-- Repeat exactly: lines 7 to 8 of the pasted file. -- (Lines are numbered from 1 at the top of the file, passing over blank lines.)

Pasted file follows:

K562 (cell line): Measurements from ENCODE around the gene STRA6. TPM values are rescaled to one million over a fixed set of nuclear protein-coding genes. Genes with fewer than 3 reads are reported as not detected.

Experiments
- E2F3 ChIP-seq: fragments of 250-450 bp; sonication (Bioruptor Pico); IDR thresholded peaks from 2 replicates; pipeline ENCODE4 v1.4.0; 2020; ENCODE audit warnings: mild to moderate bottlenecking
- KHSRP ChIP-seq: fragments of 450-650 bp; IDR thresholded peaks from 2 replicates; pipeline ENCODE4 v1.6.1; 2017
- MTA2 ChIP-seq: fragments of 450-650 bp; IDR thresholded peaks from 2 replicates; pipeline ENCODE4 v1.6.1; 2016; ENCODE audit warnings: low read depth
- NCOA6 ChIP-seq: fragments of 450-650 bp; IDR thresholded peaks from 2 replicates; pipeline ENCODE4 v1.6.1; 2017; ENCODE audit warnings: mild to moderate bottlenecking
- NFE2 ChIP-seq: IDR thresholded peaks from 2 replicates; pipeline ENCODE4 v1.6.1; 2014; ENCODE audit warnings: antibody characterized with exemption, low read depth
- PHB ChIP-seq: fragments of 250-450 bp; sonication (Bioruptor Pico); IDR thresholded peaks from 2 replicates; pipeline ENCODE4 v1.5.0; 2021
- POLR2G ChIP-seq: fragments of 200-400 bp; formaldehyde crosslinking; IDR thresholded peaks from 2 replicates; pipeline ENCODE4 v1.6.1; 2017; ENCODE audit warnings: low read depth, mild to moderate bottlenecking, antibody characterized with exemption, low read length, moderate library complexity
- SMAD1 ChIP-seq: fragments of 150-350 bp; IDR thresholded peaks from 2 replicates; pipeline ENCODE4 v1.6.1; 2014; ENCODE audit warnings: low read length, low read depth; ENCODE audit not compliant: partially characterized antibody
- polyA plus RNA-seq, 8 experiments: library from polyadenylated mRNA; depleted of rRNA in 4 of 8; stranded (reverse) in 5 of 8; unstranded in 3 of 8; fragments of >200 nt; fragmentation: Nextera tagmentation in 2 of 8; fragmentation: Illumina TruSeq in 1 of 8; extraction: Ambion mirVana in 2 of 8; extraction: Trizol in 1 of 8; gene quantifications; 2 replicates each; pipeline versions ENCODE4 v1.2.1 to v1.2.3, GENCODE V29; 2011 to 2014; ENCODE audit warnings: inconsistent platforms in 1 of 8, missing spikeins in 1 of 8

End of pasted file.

- NFE2 ChIP-seq: IDR thresholded peaks from 2 replicates; pipeline ENCODE4 v1.6.1; 2014; ENCODE audit warnings: antibody characterized with exemption, low read depth
- PHB ChIP-seq: fragments of 250-450 bp; sonication (Bioruptor Pico); IDR thresholded peaks from 2 replicates; pipeline ENCODE4 v1.5.0; 2021